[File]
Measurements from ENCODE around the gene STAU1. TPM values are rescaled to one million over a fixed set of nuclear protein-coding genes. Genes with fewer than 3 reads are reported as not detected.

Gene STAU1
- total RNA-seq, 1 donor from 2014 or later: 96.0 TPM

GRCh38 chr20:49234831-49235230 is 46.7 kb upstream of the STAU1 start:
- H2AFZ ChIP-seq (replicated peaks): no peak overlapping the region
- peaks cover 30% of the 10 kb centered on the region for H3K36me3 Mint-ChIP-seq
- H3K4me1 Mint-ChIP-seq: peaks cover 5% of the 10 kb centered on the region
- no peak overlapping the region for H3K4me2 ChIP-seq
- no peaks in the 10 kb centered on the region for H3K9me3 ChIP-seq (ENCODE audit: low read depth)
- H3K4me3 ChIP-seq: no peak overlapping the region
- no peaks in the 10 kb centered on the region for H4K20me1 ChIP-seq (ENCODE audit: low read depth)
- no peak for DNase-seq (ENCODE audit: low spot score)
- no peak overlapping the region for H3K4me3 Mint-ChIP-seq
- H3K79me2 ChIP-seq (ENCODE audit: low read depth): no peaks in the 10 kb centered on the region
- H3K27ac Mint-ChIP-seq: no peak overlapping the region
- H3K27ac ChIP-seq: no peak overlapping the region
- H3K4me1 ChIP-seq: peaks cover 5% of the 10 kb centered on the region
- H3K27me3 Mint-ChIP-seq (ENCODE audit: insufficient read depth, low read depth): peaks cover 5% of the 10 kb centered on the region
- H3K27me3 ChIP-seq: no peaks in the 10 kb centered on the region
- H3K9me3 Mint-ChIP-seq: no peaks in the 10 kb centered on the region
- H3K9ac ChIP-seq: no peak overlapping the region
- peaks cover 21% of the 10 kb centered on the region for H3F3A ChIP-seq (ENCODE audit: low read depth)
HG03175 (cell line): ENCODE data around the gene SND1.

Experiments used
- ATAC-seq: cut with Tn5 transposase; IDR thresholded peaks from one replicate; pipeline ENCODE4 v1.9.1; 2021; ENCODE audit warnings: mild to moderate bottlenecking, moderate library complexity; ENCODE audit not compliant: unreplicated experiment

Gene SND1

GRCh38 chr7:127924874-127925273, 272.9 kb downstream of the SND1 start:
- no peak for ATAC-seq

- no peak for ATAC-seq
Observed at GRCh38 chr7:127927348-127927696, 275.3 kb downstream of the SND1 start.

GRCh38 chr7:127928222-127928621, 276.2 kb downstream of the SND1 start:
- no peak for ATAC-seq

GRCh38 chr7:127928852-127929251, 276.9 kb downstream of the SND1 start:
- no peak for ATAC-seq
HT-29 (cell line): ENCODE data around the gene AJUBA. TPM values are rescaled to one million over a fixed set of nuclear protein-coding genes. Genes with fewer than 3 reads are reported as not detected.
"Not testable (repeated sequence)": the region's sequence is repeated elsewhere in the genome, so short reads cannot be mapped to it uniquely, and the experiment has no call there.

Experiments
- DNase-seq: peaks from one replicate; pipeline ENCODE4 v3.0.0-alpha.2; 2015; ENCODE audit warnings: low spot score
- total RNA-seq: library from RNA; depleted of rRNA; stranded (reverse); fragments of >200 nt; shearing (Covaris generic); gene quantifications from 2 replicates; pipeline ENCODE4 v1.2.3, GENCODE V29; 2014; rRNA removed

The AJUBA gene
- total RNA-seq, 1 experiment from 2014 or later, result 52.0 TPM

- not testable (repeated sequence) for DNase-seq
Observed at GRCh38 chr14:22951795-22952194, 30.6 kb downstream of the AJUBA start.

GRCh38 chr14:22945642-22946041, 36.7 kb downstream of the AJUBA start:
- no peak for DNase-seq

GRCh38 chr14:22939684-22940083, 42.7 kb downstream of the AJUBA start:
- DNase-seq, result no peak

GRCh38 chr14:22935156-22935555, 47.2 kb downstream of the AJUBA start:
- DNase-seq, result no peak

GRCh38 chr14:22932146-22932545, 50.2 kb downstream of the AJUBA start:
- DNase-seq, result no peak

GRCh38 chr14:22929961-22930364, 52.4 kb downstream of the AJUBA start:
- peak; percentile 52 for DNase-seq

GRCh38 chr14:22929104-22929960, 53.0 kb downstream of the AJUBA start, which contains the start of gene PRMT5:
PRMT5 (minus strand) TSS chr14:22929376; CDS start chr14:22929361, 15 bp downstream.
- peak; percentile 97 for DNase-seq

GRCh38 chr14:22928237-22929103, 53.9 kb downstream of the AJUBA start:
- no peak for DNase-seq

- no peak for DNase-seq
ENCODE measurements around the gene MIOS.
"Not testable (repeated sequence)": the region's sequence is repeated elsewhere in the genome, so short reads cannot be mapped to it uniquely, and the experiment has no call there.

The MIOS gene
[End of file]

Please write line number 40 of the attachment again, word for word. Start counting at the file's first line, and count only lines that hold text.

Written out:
The AJUBA gene